Tuesday, May 23, 2017


Over three weeks ago, I said "Skinny" Joey Merlino would not accept any plea deal from the Federal Government.  I said, he would force trial.  I was right, and the snails are finally catching on.  Today George Anastasia posted an article acknowledging what I had already reported over a month ago.  The reason, why I even mention Anastasia here, is because he's the "expert," however I have beaten most of them to news repeatedly the last few months.  I take simple pride in knowing what I know.  It may appear ego driven here, and perhaps it is, but I am good at what I do, despite others taking shots at me left and right on social media because all they do is talk to informants.  Ninety percent of the time they post bogus information.  One particular "blogger," fills his page with misinformation on a daily basis, and can't take criticism at all, but more on that in another article.

It should come to no shock to anyone that Merlino would scoff at a plea deal.  Recently co-defedants such as Pasquale "Pasty" Parello accepted a plea deal(3 counts to commit extortion), and is expected to be sentenced to 3-5 years. Perhaps for the septuagenarian the deal makes sense.  Who wants to do a stiff amount of time in their 70's?  For Merlino though, refusing to accept the Government's version of events, is exactly what he should do.

If you have been following along, the biggest issue in this indictment, is how the FBI came about the information, and said tapes, by mob stoolie John Rubeo. The exact issue and why the Government's case is falling apart is because of misconduct by the FBI.  The FBI intentionally withheld evidence(wiretaps)from other field agencies in Florida in an attempt to stifle piggybacking.  In laymen's terms, information was not shared and some are very bitter about it.  As well, there are a million questions as to which Rubeo was handled(no supervision) and how the evidence was actually collected, which could essentially make Rubeo the John Alite of this trial.  The FBI doesn't want to drop Rubeo on the stand when essentially he's a liar, and versions of events and evidence can be contradicted big time.  The FBI wants a conviction, and with Rubeo taking the stand it's very shaky ground at best.  It means the FBI "HAD" a strong case, now, not so much.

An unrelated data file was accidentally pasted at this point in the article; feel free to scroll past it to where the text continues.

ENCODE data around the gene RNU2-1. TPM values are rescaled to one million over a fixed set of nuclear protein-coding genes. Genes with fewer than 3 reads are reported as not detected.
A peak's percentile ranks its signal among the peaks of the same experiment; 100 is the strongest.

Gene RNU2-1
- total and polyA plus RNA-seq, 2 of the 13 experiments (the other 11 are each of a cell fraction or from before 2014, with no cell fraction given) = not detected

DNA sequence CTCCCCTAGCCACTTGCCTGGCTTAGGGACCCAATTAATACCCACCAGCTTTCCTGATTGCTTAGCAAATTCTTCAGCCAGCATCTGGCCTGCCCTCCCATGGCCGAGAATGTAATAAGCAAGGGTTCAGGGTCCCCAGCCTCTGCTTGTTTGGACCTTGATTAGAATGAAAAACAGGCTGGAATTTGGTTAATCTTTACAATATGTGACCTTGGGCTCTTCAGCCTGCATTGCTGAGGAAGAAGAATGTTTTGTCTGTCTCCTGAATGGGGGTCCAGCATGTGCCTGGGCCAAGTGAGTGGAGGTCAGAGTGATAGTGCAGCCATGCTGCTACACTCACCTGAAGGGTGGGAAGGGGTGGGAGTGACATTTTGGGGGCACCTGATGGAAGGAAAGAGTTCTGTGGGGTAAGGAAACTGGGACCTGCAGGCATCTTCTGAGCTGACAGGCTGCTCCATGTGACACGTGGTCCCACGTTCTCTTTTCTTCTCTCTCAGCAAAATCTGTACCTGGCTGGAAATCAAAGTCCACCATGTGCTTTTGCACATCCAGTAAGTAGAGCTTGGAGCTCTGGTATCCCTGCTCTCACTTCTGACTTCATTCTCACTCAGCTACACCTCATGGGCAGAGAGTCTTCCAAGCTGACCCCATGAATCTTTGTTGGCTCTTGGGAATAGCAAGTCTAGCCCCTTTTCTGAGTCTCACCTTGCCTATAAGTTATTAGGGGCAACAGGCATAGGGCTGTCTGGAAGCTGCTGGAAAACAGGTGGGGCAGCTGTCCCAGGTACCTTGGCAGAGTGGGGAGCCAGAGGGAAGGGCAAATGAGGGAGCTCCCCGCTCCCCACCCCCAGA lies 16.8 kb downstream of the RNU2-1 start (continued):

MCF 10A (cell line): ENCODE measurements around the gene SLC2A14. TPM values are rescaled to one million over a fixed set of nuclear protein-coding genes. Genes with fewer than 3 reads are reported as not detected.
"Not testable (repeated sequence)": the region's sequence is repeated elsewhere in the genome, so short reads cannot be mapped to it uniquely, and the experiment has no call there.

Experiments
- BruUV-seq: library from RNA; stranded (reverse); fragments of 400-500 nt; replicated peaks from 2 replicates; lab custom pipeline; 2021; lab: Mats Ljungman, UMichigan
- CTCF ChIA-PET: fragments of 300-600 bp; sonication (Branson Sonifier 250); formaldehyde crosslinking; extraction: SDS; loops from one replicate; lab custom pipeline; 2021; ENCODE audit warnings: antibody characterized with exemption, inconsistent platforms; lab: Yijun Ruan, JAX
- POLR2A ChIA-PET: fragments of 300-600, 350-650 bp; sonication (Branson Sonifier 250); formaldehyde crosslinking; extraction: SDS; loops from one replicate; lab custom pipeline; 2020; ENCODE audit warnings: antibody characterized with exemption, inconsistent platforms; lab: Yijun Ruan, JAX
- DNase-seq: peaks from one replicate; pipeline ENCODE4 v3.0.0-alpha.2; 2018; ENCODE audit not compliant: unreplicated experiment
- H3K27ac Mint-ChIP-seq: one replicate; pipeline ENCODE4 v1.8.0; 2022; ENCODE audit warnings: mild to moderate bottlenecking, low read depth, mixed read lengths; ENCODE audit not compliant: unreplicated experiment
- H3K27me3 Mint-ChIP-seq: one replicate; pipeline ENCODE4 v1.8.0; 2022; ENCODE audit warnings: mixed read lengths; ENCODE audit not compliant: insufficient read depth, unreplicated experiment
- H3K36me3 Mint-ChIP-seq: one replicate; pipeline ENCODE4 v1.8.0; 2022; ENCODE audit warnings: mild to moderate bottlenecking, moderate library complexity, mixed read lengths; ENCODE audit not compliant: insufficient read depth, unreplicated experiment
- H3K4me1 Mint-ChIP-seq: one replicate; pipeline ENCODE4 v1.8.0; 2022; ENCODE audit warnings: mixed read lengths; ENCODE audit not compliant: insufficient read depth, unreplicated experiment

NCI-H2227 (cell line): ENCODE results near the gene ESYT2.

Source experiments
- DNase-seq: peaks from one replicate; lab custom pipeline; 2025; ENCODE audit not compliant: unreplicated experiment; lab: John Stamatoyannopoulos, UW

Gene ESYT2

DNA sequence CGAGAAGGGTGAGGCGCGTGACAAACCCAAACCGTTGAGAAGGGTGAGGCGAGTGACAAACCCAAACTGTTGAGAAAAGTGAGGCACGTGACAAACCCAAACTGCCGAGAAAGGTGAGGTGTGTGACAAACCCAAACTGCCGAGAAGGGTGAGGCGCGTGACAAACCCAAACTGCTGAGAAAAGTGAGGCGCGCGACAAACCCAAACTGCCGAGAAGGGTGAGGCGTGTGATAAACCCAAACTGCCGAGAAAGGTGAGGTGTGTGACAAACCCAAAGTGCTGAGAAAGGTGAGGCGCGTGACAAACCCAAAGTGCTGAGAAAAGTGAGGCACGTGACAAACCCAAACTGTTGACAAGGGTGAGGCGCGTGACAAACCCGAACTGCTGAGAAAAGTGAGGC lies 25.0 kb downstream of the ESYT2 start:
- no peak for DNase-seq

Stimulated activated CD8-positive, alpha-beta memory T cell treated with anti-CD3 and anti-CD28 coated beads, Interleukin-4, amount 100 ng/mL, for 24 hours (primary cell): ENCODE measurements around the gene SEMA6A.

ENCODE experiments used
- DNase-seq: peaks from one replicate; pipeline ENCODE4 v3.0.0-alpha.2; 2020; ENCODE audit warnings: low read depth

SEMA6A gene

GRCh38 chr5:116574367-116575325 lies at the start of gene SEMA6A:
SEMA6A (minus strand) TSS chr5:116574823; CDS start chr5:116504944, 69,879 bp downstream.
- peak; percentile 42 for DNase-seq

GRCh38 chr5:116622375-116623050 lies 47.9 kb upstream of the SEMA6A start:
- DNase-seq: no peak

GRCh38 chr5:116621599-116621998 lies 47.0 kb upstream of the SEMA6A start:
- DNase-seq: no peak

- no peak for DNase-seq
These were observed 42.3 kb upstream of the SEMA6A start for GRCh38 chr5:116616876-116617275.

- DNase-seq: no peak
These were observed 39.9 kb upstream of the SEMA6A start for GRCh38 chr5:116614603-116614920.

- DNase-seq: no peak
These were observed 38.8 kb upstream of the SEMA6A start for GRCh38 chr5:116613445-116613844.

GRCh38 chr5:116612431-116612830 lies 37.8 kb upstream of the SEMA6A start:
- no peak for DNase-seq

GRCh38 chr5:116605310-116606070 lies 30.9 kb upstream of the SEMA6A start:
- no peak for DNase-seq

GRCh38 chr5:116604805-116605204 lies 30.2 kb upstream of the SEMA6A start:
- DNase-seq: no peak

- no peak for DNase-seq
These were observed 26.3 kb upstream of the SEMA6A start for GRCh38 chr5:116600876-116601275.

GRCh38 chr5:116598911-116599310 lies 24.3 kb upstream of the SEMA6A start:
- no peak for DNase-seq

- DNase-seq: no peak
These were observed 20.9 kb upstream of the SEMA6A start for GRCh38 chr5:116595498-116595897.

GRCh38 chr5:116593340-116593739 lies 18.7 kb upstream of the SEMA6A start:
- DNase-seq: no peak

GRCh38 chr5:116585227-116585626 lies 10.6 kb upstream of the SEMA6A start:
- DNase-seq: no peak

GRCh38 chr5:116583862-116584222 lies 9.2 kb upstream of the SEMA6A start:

The FBI has wanted those accused to take plea deals ONLY because the case isn't strong.  For some like Parello as stated above it makes sense to drop a plea, but for Merlino, he has to roll the dice here. It may not even be a matter of rolling the dice, just simply thumbing his nose at the FBI saying, "Prove it."  If Rubio does take the stand the FBI risks getting entirely embarrassed.  Something they don't need, which is the reason they reached out to Merlino in the first place.  It's also going to be hard for the FBI to produce any verifiable witnesses because of the misconduct mentioned above.

The one thing that hasn't helped Merlino, not that it has a direct result on his position, is that others in the sweeping indictment for racketeering, medicaid and medicare fraud, insurance fraud and etc have accepted the Government's version of events. It gives the appearance that they accept what they did and admit to what they did.  Pretty sad if you ask me, because some of these guys are old school mobsters.

What is interesting is that Joey Merlino was not indicted in Florida.  It's a little strange to say the least. Also worth mentioning here is that two of the FBI agents involved in this fiasco are facing harsh disciplinary actions for how they have handled Rubeo.

Merlino for everything people don't know about him, won't admit to anything nor should he.  The burden in this case is on the Federal Government to prove it's case based almost entirely on the words of an informant, who at this point is about as believable as Pinocchio, John Alite, and Sammy Gravano.  The other evidence is those wiretaps.  If Merlino's attorney's can prove what the majority of those in the know, know, then it should be easier to get the evidence tossed, or at least questioned to the point of reasonable doubt.  Merlino is taking a calculated risk here, but in the end, he wouldn't be fighting it if he didn't think he had more than a reasonable chance to stuff it in the face of the FBI.

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